Does this sound familiar: You’re driving on a road, going a little faster than the posted speed limit signs allow. Then, coming the other way, a car’s headlights flash a few times. Did it just hit a bump, or is that driver trying to tell you something? Or, someone ahead suddenly hits the brakes, with no signs of traffic in the distance. Did they spill coffee on their lap, or is there something up ahead that warrants slowing down? You start glancing around, squinting: Is there a cop hiding behind some trees or a highway divider? Probably not, but as luck often has it, the one time you don’t ease off the accelerator is the one time a Crown Victoria and a radar gun are waiting.
Here are some of LI’s most notorious speed traps. You’re welcome.
Ocean Parkway, Jones Beach, half-mile before and after the water tower
The Ocean Parkway’s speed limit is 55, the standard on LI’s numerous highways. But for a small portion, the speed limit is only 35. Does anyone go 35? What do you think? No one goes 35. And if you try to, you’ll probably die, because everyone else is more than doubling that, going 80. Everyone except the police; they will still pull you over for going even 45.
Indian Head Road, Going North Towards Kings Park, by the Commack Ice Rink
Those signs for hidden driveways aren’t just hiding long stretches of asphalt: A cop stays in the woods up one of the long dirt stretches. The speed limit drops by 20 mph for about a quarter of a mile where the road goes down to one lane. You’ll probably die here too if you slow down. But the cop didn’t really care when one of our staff writers (who may or may not write the green column) told him that.
Exit 14W, Seaford-Oyster Bay Expressway/Route 135 (Jericho Turnpike, west, end of highway)
Buckle up, not because it gets particularly bumpy over here, but because Nassau County’s finest are frequently parked, checking registrations, inspections and seat belts.
Seamans Neck Road, North Seaford (North of Jerusalem Avenue)
Mix equal parts 30-mph area and school zone and you’ve got a nice cop cocktail. Naturally, people love to speed down the street, so police will hide on the side streets. It doesn’t matter if you’re going 31 mph—you’ll probably be pulled over. Going south, there is a handful of stop signs where cops love to bag anyone who rolls through them.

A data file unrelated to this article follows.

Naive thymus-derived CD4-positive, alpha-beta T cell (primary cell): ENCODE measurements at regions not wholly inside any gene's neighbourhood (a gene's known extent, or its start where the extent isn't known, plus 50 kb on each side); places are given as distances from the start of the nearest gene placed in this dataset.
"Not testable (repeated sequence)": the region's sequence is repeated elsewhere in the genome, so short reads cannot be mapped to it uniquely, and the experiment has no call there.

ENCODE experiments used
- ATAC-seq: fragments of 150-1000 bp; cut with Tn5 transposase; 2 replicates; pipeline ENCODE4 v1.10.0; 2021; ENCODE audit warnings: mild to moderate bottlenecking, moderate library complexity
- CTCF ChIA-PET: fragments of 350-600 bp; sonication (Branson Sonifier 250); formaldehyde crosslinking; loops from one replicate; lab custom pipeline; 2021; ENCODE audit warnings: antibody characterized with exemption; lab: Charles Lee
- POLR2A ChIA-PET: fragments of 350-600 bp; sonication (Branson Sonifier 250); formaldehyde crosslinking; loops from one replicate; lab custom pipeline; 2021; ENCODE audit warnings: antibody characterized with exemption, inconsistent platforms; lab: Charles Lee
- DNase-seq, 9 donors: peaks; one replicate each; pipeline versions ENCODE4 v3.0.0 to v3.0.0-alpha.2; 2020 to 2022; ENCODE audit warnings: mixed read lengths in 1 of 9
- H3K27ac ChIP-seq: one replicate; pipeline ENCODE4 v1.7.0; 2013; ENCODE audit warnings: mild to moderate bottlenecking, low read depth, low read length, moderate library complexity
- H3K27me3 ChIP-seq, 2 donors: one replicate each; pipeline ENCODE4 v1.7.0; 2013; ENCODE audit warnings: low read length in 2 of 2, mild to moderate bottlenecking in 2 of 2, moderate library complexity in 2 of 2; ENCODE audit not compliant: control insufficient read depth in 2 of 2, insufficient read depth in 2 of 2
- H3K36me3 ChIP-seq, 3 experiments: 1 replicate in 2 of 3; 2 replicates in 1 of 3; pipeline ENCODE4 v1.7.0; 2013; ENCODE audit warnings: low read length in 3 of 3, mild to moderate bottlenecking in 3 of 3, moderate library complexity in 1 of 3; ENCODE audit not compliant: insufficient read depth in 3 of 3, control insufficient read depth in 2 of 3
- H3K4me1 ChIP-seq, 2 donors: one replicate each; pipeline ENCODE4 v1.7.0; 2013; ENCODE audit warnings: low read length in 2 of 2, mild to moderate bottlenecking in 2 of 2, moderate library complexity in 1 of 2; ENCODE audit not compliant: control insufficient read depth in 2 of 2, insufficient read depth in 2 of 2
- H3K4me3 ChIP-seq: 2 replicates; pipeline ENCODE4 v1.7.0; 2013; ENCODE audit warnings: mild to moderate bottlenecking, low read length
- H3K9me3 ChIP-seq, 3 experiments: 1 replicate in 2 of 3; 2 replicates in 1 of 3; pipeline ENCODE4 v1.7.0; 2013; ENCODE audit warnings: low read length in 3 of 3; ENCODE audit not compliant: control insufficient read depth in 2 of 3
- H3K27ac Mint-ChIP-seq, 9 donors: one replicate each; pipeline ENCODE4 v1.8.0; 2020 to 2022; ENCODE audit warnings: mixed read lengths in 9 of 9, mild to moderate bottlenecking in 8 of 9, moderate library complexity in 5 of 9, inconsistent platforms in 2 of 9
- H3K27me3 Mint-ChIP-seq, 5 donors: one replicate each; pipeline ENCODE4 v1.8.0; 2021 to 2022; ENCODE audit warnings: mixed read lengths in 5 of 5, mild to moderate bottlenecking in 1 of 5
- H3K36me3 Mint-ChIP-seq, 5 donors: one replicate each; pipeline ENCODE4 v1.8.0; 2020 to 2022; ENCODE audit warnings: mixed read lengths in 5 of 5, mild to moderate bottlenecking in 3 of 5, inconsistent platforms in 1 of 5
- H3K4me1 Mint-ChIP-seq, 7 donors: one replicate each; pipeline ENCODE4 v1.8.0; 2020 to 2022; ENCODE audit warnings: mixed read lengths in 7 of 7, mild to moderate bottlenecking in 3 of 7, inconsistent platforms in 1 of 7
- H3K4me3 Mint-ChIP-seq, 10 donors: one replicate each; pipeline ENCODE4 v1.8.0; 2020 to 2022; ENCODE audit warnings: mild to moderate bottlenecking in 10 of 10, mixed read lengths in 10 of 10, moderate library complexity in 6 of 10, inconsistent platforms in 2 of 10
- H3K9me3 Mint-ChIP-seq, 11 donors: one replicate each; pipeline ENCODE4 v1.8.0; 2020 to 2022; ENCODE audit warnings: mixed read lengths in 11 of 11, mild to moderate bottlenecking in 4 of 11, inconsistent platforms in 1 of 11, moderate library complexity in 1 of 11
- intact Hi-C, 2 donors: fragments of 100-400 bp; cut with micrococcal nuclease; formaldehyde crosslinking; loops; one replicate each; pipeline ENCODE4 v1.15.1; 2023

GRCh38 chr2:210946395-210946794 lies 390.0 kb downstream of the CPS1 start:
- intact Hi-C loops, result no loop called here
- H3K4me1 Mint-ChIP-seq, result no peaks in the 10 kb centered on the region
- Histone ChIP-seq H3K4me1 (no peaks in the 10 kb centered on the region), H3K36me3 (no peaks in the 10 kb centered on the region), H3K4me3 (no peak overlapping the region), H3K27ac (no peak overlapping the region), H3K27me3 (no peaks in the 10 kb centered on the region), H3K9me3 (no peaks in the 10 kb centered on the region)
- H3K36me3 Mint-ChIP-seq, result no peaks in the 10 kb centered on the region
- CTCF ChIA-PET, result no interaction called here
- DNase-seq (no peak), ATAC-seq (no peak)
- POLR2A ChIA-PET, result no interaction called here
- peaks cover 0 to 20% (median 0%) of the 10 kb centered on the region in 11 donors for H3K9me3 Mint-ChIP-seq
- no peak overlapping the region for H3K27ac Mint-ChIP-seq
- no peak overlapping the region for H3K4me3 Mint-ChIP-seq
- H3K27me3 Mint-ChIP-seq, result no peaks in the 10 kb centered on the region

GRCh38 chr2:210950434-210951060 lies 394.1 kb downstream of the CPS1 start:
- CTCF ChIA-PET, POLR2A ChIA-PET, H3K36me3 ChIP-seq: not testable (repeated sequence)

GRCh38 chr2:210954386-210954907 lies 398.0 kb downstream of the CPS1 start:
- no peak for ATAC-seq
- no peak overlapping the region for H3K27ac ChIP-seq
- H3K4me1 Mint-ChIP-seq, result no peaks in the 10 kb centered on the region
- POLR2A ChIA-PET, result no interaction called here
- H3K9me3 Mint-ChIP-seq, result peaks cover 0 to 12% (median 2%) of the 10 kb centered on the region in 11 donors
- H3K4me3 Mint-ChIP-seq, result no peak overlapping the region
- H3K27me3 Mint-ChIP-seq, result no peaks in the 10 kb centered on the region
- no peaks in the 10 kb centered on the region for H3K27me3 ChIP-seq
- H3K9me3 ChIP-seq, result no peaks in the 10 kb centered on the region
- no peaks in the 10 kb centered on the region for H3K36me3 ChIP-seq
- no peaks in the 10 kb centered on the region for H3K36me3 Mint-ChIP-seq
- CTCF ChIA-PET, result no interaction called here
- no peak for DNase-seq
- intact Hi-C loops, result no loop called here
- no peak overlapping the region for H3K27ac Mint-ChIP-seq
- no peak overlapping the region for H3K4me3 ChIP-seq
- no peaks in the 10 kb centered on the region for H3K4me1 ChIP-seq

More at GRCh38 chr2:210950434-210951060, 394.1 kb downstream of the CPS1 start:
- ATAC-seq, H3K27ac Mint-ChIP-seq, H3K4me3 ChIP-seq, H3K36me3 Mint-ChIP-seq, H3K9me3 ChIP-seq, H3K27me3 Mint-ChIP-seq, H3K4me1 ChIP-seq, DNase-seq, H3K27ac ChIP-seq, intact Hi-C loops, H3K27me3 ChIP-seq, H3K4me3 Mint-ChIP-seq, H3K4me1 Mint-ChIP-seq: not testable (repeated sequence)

Exit 13, Seaford-Oyster Bay Expressway/Route 135 (495, going west)
About once or twice a month, motorists can expect to pass two Nassau County police cars hidden behind the brush, tucked alongside the curve of Exit 13 on the Seaford-Oyster Bay Expressway, the Westbound exit for the Long Island Expressway. Unless you know about the trap, you won’t see the officers, especially in the summer when the masking trees have a full canopy of leaves. Drivers make the windy turn to discover police officers standing on the side of the road, checking inspections and registrations and pulling violators over, right there. They won’t even make it onto the LIE.
Vanderbilt Parkway, near Commack Middle School (going east)
The long, steep hill that curves around Commack Middle School is a favorite spot for cops to hang out. The parking lot they catch speeders in is completely invisible, masked by the hill and numerous trees, until it’s too late.
Seaford-Oyster Bay Expressway/Route 135, North and South of Wooden Median
On the south side and north side of the wooded median on Route 135 just north of the rail road trestle. Police often can be seen waiting for speeders at either side of this median, which provides convenient natural cover as drivers don’t see the patrol car until it’s too late to hit the brakes.
Tags: Cars, Commack Ice Rink, Commack Middle School, Indian Head Road, jerusalem avenue, jones beach, Kings Park, Long Island Cars, Long Island Press Cars, Ocean Parkway, Route 135, Seaford, Seaford-Oyster Bay Expressway, Seamans Neck Road, Speed traps, Vanderbilt Parkway